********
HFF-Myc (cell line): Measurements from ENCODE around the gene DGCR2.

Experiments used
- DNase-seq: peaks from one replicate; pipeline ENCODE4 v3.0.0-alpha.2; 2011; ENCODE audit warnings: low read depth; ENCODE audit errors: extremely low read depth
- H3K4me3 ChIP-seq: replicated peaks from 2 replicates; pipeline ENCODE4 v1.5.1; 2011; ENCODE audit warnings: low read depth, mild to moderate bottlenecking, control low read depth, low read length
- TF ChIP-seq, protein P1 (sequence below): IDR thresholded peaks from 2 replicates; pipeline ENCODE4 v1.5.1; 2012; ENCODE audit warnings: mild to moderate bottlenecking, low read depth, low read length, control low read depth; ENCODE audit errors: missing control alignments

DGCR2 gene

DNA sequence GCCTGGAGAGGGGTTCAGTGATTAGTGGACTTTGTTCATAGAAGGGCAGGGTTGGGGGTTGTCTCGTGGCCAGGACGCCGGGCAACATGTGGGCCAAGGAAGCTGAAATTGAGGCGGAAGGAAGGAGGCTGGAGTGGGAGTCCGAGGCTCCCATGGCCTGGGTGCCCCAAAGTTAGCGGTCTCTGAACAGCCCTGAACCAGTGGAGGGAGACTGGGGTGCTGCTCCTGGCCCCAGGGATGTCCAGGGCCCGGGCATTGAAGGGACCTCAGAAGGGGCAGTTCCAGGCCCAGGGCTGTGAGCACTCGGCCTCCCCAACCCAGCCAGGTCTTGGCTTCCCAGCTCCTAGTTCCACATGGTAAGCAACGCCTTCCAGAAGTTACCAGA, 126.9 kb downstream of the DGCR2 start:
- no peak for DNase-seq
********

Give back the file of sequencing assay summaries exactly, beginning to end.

HFF-Myc (cell line): Measurements from ENCODE around the gene DGCR2.

Experiments used
- DNase-seq: peaks from one replicate; pipeline ENCODE4 v3.0.0-alpha.2; 2011; ENCODE audit warnings: low read depth; ENCODE audit errors: extremely low read depth
- H3K4me3 ChIP-seq: replicated peaks from 2 replicates; pipeline ENCODE4 v1.5.1; 2011; ENCODE audit warnings: low read depth, mild to moderate bottlenecking, control low read depth, low read length
- TF ChIP-seq, protein P1 (sequence below): IDR thresholded peaks from 2 replicates; pipeline ENCODE4 v1.5.1; 2012; ENCODE audit warnings: mild to moderate bottlenecking, low read depth, low read length, control low read depth; ENCODE audit errors: missing control alignments

DGCR2 gene

DNA sequence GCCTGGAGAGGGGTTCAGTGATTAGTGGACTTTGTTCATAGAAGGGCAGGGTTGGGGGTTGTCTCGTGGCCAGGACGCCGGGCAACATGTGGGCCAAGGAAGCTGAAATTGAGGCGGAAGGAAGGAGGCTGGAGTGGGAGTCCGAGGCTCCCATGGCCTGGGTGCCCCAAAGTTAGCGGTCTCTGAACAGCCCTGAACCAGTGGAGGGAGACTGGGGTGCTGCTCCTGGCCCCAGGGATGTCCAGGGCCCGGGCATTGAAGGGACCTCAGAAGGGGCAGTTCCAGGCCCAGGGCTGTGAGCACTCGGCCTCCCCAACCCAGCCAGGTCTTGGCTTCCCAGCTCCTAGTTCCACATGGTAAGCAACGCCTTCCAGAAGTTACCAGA, 126.9 kb downstream of the DGCR2 start:
- no peak for DNase-seq